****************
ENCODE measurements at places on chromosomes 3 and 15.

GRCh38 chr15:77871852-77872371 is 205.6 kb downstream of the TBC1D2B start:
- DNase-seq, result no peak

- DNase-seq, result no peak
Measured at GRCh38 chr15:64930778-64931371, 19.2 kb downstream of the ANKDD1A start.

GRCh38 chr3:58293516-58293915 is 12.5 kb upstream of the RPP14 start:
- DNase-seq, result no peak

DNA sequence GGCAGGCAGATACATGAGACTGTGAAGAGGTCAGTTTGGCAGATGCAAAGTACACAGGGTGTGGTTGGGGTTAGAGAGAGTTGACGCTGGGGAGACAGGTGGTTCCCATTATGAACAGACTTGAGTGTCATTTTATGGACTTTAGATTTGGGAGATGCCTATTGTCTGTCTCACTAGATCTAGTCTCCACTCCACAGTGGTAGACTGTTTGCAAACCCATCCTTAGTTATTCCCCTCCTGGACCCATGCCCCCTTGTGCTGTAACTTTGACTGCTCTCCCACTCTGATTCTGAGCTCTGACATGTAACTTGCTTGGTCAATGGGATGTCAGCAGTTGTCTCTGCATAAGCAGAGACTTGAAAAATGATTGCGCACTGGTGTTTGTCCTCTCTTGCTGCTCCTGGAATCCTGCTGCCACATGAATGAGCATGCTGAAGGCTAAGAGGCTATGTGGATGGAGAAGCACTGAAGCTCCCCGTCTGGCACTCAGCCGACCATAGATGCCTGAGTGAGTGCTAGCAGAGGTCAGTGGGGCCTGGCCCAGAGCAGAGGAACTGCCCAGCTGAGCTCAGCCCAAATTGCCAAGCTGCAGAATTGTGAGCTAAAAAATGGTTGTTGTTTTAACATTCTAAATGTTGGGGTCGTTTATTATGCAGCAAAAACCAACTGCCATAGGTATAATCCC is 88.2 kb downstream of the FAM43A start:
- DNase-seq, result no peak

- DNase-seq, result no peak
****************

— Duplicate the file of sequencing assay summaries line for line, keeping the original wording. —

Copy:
ENCODE measurements at places on chromosomes 3 and 15.

GRCh38 chr15:77871852-77872371 is 205.6 kb downstream of the TBC1D2B start:
- DNase-seq, result no peak

- DNase-seq, result no peak
Measured at GRCh38 chr15:64930778-64931371, 19.2 kb downstream of the ANKDD1A start.

GRCh38 chr3:58293516-58293915 is 12.5 kb upstream of the RPP14 start:
- DNase-seq, result no peak

DNA sequence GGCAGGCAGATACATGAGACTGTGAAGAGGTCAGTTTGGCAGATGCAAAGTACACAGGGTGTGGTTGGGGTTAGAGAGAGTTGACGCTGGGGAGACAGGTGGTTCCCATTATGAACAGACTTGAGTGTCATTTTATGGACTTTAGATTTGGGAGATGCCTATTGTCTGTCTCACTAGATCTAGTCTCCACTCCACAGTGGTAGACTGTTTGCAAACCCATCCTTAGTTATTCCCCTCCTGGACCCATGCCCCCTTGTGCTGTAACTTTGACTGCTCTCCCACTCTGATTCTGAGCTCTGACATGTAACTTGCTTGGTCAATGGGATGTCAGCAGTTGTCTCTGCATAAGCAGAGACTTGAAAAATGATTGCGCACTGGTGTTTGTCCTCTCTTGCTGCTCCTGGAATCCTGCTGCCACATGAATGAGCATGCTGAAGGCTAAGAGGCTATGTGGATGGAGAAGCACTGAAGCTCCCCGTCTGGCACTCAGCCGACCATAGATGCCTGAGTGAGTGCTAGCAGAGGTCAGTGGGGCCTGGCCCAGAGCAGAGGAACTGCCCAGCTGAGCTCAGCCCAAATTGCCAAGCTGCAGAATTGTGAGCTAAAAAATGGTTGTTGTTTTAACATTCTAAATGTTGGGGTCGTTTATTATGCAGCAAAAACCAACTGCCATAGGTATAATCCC is 88.2 kb downstream of the FAM43A start:
- DNase-seq, result no peak

- DNase-seq, result no peak